By displaying and explaining the area, its wildlife park was designed to build links between the needs of the nature reserve, the people who live and work on and near the North Sea, and the tourists, who guarantee income for the otherwise underdeveloped area.
Located near the river Eider in Tönning, Germany, it is an exhibition of all life-forms which can be found in the North Sea and especially in the Wadden Sea. The Multimar opened on 9 June, 1999 and attracts over 200,000 visitors each year. The exhibition is housed in two halls of 600 square metres each, with an extension being planned. A ceremony to mark the start of the extension project will take place in autumn 2006, and will hopefully be finished in 2008 at a total cost of €5.17 million, financed by the federal state of Schleswig-Holstein, the European Union, and the Nationalpark Service GmBH.
Exhibits and More
The ground floor of the Multimar Wattforum holds several fish tanks, showing over 250 species of fish, molluscs, crustaceans and snails. There are 17 special smaller aquariums, reserved for species which wouldn't easily be seen in the larger aquariums.
The aquariums are also used to breed wildlife: the thornback rays which emerged from their eggs 'at the beginning of 2005 are very popular with the visitors and earned the nickname of 'Angel Faces, due to their habit of clinging to the aquarium walls with their white under-sides, giving the impression of staring at the visitors. A small shark could be watched growing in its egg. The cuttlefish have grown so much that they'll have to be transferred into a larger aquarium soon.
Other aspects of the Park include a large basin displaying the cycle of the tides; laboratories where school classes can experiment and learn about life in the North Sea; audio-visual and hands-on exhibits; a restaurant (offering meals at reasonable prices); two children's play areas (indoors and outdoors), and, not to forget; a souvenir shop. The whole area is accessible by disabled people, providing lifts for those in wheelchairs, and guide material can be found either directly near the aquariums and other display objects, or in the form of a guide printed in braille for the visually impaired (at the information desk).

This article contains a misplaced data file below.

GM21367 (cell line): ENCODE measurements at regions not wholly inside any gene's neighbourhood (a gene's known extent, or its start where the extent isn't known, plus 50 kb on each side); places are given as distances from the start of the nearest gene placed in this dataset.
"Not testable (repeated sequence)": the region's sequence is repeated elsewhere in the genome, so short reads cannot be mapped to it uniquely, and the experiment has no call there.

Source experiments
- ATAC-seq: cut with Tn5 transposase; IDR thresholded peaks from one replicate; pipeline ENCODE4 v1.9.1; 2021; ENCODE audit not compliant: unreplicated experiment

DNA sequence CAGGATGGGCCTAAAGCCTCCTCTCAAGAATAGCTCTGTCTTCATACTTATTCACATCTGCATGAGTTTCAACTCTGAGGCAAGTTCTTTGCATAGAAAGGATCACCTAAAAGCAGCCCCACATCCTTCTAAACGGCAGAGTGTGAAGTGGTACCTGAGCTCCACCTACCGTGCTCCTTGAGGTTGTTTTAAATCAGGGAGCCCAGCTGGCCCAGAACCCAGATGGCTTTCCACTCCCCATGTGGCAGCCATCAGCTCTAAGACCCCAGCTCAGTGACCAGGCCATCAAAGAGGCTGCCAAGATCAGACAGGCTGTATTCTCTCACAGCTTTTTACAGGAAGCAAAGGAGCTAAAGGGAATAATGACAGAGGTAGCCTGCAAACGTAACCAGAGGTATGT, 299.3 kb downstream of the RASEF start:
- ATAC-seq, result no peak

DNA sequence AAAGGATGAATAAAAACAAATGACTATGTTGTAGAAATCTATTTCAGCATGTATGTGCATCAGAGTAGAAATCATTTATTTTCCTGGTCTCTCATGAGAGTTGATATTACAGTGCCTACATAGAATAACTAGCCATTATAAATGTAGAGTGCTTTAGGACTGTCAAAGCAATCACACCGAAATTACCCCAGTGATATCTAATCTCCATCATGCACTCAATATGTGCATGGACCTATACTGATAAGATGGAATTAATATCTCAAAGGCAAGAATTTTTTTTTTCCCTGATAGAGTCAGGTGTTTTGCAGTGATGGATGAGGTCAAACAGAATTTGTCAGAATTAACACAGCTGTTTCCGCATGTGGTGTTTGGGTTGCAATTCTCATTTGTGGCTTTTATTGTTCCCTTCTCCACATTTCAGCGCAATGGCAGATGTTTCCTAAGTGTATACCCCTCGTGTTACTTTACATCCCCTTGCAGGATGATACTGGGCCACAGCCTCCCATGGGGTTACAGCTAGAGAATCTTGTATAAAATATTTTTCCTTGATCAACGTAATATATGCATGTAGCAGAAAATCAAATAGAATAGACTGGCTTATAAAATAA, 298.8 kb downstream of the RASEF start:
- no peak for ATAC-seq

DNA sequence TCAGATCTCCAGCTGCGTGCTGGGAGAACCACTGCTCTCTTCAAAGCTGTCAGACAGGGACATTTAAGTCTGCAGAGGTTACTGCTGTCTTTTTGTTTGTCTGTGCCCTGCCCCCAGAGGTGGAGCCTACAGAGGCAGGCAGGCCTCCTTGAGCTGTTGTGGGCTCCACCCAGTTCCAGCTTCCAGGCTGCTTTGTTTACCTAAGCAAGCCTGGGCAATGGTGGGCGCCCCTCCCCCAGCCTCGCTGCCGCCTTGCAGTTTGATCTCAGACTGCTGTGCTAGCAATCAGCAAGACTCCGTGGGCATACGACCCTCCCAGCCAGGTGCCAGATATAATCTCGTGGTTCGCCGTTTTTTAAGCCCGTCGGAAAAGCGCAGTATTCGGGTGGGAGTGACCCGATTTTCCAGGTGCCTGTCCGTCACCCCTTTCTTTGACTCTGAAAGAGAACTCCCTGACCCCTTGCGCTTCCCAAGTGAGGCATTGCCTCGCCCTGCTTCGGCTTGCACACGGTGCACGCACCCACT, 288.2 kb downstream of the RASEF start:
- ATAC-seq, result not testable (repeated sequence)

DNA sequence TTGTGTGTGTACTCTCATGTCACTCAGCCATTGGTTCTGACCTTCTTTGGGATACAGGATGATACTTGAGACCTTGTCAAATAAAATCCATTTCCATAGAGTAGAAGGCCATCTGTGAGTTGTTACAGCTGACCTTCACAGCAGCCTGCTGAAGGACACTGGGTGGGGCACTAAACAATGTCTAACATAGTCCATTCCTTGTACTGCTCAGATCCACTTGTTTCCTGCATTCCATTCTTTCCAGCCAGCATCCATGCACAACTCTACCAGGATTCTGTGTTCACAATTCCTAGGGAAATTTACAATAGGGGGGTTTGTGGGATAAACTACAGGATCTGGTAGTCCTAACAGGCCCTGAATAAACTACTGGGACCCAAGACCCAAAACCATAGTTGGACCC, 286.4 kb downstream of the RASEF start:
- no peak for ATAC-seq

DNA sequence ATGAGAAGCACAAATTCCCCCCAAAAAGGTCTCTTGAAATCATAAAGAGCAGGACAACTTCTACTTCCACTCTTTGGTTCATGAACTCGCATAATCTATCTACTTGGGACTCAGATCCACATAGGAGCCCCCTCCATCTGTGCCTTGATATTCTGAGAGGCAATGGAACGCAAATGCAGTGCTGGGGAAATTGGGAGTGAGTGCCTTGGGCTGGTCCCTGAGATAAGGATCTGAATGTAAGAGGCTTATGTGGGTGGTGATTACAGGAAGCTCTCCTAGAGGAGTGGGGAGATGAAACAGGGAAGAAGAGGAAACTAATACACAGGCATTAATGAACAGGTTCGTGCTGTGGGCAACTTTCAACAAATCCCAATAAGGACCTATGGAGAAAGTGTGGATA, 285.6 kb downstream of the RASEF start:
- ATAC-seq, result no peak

In the whale house in the basement, which opened in 2003, you can see the original skeleton of a 17.5m long sperm whale that became stranded on the North Sea beach near Rømø, Denmark, in 1997. One side shows the 157 bones whereas the other side is covered with a plastic layer, looking like the whale skin. There are ten different chambers related to the various stages in the life of a whale. In the 'whale cinema' you can watch short movies about whale hunting and other whale-related things.
The planned extension will concentrate on wider environmental issues, such as measures for the protection of the water, fishing and the development of the population or migrating fish. The new complex will contain a massive fish tank, a complex of water basins themed 'From the source to the estuary mouth', a Multivisions2 area, and a cold water facility.
If you are in the area and fancy a visit, be sure to check on the Opening Times and Entrance Fees before taking in the exhibition.